On the Stigma of Alcoholism and Government Plots: Yesterday and Today

Today most people accept the idea that alcoholism is some sort of disease, or malady of the mind. But Deborah Blum’s Slate article—about a government plot to poison alcohol during prohibition—reminds us that public opinion hasn’t always been so easy-going.

You hear stories all the time about alcoholics drinking all sorts of crazy nonsense to get a buzz, but rarely do you hear stories about the government capitalizing on this sort of phenomena for the purposes of law enforcement.

Although mostly forgotten today, the “chemist’s war of Prohibition” remains one of the strangest and most deadly decisions in American law-enforcement history. As one of its most outspoken opponents, Charles Norris, the chief medical examiner of New York City during the 1920s, liked to say, it was “our national experiment in extermination.”

Even in the early twentieth century, some people were aghast. Editorial debates raged back and forth in the newspapers. Here is a quote you (hopefully) won’t find in any twenty-first century newspaper:

“Must Uncle Sam guarantee safety first for souses?” asked Nebraska’s Omaha Bee.

Lest we start feeling all good about our modern-day government, it’s sobering to remember that a similar plan to poison Mexican marijuana fields with the herbicide Paraquat was attempted as recently as the 1970’s. As the Slate article mentions, amid public outcry, the plan was scrapped.

Yay, public outcry!

As a teen, I remember my pot connection—a man in his forties with a prosthetic leg—who liked to joke that the Paraquat in his stash gave you a little extra buzz. I remember feeling some mild concern over this joke, but not enough to hold onto my money. And, of course, in my twenties, knowing that someone had overdosed on a particular brand of heroin was a sure-fire way to guarantee a surge of interest, sellout crowds.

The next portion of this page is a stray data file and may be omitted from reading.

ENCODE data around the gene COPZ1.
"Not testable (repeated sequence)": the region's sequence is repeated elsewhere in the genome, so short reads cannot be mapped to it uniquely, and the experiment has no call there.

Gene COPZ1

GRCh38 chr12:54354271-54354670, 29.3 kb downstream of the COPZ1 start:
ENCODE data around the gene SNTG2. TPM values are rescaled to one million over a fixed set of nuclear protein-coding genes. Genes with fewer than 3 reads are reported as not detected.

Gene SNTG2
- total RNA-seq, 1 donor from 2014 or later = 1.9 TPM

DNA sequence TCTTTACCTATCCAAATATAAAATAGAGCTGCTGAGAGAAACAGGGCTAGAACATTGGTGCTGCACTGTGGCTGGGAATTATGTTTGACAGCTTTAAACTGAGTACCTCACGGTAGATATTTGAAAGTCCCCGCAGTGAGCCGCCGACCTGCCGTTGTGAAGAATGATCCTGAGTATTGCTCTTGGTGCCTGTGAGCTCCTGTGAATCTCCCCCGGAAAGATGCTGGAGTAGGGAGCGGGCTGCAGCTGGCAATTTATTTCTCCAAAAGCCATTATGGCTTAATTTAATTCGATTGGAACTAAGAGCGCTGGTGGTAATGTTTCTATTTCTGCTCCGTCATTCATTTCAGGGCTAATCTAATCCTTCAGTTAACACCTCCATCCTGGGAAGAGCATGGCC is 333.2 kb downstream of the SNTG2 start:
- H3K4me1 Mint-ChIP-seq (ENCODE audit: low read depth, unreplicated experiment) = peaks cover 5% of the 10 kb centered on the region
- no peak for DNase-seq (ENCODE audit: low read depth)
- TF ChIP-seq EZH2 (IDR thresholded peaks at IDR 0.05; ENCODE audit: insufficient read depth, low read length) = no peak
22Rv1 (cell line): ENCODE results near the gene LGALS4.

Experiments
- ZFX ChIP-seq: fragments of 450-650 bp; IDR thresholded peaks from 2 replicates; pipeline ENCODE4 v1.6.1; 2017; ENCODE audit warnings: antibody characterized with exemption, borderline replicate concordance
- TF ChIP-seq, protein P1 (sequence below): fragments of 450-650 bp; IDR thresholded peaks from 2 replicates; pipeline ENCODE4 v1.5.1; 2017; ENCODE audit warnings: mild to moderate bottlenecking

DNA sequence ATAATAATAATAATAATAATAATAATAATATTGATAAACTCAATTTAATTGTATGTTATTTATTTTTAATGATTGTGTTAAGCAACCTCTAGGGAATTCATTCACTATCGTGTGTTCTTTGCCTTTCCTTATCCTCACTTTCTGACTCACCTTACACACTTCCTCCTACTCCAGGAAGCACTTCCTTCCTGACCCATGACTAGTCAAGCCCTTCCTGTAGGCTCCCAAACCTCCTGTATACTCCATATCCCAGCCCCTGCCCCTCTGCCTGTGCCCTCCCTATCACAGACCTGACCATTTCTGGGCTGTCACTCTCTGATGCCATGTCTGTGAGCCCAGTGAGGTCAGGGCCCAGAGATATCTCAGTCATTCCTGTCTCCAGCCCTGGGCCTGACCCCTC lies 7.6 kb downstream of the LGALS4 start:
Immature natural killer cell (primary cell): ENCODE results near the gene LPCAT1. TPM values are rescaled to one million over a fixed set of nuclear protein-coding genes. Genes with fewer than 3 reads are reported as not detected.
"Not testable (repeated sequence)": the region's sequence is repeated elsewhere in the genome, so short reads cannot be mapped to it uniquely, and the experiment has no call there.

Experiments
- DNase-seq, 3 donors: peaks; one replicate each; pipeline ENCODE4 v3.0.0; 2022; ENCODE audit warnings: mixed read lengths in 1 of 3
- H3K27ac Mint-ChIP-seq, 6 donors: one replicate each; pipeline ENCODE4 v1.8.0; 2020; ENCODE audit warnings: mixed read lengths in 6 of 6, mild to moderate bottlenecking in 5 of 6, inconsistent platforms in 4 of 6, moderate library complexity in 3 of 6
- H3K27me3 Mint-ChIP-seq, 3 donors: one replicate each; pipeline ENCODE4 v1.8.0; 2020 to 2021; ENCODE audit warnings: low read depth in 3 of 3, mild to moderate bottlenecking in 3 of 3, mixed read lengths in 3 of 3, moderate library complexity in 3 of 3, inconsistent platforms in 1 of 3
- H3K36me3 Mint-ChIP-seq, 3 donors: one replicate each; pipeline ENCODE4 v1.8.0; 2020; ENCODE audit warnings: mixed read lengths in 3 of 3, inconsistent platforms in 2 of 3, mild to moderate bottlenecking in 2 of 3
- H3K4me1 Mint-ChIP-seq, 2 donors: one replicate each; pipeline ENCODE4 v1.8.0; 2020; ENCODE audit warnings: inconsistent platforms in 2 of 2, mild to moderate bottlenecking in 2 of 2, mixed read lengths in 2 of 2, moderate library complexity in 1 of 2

I haven’t used heroin in over twenty years, but I rarely talk about my experience with regular people. That kind of self-revelation can be too difficult to pull off, too much to deal with.

This past Christmas I watched Miracle on 34th Street with my adolescent daughter, who still believes in Santa. I had seen the movie many times before, but not recently. Early in the movie, Kris Kringle (Edmund Gwenn), the real Santa Claus, finds a drunken man playing man the part of Santa for the Macy’s Thanksgiving Day Parade. Kringle becomes indignant, expressing his displeasure by striking the drunken Santa repeatedly about his head and shoulders with a cane.

My daughter grew panicky. “Daddy,” she cried, “what’s he doing to that man?”

I should have joked with her that it was an old-timer intervention, but I didn’t. I comforted her. She is a few generations removed from the people who thought an alcoholic best served by an ass kicking or lethal dose of posion—she is part of the next generation.

Yay, next generation!

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